Chuen Chuen uses this story when onboarding new hires to help them understand her leadership style and what is expected of them when it comes to communicating with other team members in their new role. .
#2 Tell a story… where the key idea evokes an emotion
In the following example, my colleague Reena Kansal offers a story from an anthology of essays American Like Me, Reflections On Life Between Cultures edited by America Ferrera. In this story, Reshma Saujani demonstrates the complexity hidden in a simple idea:
When I order the grand chai milk tea at Starbucks, I almost always lie. It’s a white lie, as innocent and airy as the foam on top of the drink, and it’s been carefully constructed to make our lives easier.
“Can I have your name, ma’am?” »
“Maya,” I say effectively, pulling out my credit card.
The barista is a teenage girl with lavender streaked hair and eyeliner so exquisite and precise, I wished for a fleeting moment to choose a more mysterious name, which might impress her, because exactly nothing seems to do. She scribbles Maya on the side of the cup with her Sharpie and I think of Maya. The real Maya whose name I stole for my Starbucks order.
She happens to be my niece. She’s a beautiful fifteen-year-old girl who has no idea that I borrow her name regularly. But I do it because baristas can spell and pronounce it correctly every time.
We say and hear our name several times a day, often without even thinking about it. However, it is tied to our identity, our family and our sense of belonging and has roots deeper than what may appear on the surface.
This story reveals many ideas tangled up in the single abstract noun “name” and causes the listener to question their own relationship to names. Asking your team to share stories that are personal, but not private like this, can invoke emotion and build trust between team members, while creating meaningful breakthroughs in understanding a company’s value for diversity during DEI training.
#3 Tell a story… while standing on the shoulders of giants
Just as you don’t need to reinvent the wheel, you don’t always need to come up with an original personal story to illustrate a complex topic. Some topics have already been illustrated in a way that will help clarify your meaning. For this reason, start collecting quotes. When you hear someone explain something in a way that completely captures your imagination, copy it into a helpful quotes document. You never know when you might need to use it. Here is a scene from a recent experience.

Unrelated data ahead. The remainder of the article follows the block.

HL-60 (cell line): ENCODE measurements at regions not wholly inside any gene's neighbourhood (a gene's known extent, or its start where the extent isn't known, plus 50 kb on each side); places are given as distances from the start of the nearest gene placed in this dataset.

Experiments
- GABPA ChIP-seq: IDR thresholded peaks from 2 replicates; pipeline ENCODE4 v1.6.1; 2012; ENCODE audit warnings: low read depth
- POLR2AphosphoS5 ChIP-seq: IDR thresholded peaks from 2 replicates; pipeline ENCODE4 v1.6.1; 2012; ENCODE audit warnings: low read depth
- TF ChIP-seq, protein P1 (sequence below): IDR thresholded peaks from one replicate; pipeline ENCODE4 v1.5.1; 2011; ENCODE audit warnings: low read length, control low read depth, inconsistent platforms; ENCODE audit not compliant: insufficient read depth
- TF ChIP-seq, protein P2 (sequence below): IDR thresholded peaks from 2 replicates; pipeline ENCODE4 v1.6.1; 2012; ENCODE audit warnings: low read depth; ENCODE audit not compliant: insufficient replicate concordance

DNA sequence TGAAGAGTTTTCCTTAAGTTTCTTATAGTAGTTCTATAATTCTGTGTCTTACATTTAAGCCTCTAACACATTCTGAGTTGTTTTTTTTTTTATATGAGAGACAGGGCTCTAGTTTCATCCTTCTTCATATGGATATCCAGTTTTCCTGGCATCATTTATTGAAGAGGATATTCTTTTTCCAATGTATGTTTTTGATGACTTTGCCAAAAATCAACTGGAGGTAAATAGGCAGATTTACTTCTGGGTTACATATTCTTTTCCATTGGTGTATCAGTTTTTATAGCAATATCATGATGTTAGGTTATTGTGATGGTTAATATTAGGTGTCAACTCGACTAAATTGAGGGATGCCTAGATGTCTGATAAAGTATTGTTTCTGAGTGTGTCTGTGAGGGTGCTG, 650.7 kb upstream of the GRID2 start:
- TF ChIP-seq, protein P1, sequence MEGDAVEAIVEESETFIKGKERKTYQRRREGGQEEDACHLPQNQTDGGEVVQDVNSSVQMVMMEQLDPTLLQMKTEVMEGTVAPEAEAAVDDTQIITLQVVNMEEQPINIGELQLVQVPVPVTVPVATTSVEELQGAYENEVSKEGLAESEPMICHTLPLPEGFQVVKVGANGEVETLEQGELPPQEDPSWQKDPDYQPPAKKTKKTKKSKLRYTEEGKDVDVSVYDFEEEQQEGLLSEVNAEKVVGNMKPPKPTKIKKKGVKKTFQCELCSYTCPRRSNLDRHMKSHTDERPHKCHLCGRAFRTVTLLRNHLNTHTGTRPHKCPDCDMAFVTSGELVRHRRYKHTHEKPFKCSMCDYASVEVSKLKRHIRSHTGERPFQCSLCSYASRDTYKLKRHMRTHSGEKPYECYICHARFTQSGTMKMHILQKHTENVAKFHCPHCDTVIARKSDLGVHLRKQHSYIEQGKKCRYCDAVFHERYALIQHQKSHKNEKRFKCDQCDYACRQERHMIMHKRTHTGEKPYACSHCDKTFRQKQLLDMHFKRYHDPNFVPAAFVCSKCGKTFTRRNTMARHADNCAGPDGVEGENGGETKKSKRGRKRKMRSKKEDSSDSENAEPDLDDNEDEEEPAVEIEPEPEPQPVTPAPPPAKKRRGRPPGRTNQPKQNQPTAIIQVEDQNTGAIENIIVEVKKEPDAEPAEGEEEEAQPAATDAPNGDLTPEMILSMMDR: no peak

The best way I’ve heard someone describe his power is through the New York Times bestselling author Harlan Coben. With his 33 detective novels and his 7 million copies sold, he knows something about his power.
In an interview with the Freakonomics podcast on Suspense and Surprise, Harlan Coben has this to say, “I often have missing people in my books and one missing piece is really interesting. In the case of a missing person against a murder: if a person is dead, he is dead. I’m just trying to solve the crime. But if someone is missing, you have hope. Hope can be the cruellest thing in the world. It can crush your heart like an eggshell or cause it to fly away. You raise the stakes by giving people hope, and you raise the stakes by just leaving out something that maybe can complete you.
When clients ask about the right emotion to invoke in leadership storytelling, the first part of the answer is…it depends. It depends on what you are trying to achieve. You have to match your goal with the right emotion. But nobody likes an answer that starts with “it depends”, so the second part of the answer is more definitive. Whatever emotion you choose to match your goal, your story should end with hope. Coben’s story about the power of hope helps listeners understand why. It illustrates the power of emotion.
Learn the other business storytelling strategy to clarify the complex.
What common but complex ideas do you need to define and discuss with your team? What strategy will you use to help your team move the discussion forward with clarity?